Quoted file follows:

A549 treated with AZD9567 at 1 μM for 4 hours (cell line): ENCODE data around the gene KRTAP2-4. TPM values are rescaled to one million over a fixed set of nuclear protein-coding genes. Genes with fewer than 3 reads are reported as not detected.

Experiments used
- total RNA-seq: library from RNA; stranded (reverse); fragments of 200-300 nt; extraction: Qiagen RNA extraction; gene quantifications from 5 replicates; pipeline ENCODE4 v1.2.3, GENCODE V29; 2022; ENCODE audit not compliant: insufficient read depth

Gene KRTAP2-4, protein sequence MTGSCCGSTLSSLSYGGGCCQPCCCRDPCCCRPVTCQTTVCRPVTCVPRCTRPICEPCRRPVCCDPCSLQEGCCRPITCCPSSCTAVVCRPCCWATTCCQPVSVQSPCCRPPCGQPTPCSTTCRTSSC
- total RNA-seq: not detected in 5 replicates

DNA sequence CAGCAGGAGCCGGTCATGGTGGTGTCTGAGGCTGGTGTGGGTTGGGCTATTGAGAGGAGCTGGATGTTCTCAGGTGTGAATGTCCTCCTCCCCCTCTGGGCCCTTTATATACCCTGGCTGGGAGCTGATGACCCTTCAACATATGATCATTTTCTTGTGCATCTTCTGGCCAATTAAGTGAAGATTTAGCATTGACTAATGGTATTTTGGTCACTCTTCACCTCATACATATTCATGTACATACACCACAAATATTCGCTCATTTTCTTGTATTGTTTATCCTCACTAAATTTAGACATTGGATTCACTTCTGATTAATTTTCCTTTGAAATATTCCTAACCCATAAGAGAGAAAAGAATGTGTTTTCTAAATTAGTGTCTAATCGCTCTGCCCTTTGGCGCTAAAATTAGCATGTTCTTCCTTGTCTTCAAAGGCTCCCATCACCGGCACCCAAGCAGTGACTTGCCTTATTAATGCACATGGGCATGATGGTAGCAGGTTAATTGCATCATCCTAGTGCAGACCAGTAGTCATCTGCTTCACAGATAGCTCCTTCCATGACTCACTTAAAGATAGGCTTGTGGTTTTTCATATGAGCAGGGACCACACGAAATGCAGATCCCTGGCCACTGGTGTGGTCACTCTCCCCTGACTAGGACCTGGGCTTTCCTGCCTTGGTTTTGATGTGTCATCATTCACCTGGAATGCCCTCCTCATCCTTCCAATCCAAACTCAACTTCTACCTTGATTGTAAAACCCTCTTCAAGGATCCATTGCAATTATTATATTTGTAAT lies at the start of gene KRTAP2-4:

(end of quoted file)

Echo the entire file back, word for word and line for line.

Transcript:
A549 treated with AZD9567 at 1 μM for 4 hours (cell line): ENCODE data around the gene KRTAP2-4. TPM values are rescaled to one million over a fixed set of nuclear protein-coding genes. Genes with fewer than 3 reads are reported as not detected.

Experiments used
- total RNA-seq: library from RNA; stranded (reverse); fragments of 200-300 nt; extraction: Qiagen RNA extraction; gene quantifications from 5 replicates; pipeline ENCODE4 v1.2.3, GENCODE V29; 2022; ENCODE audit not compliant: insufficient read depth

Gene KRTAP2-4, protein sequence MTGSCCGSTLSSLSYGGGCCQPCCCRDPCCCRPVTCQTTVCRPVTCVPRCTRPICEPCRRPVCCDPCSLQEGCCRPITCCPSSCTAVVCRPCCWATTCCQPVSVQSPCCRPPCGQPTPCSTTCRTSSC
- total RNA-seq: not detected in 5 replicates

DNA sequence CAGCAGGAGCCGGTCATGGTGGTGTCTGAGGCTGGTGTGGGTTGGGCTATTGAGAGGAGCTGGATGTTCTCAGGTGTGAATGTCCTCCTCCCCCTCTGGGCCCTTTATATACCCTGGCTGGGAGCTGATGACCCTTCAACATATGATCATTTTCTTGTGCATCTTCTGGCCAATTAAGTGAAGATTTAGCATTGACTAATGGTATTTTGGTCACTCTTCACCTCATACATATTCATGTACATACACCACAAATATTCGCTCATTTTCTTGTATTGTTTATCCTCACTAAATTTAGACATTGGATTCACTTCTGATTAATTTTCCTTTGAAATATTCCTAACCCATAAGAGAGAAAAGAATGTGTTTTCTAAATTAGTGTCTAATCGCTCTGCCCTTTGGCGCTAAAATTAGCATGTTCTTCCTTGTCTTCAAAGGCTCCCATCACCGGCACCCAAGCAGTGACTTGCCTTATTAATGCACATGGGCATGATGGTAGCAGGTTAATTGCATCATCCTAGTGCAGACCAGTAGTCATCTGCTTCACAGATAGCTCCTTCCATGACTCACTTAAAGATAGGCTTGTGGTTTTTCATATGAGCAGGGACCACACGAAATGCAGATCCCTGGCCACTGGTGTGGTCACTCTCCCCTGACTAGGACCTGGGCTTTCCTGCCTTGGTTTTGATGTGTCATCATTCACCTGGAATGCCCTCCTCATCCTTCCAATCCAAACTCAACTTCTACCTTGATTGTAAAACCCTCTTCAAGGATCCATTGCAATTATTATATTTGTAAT lies at the start of gene KRTAP2-4: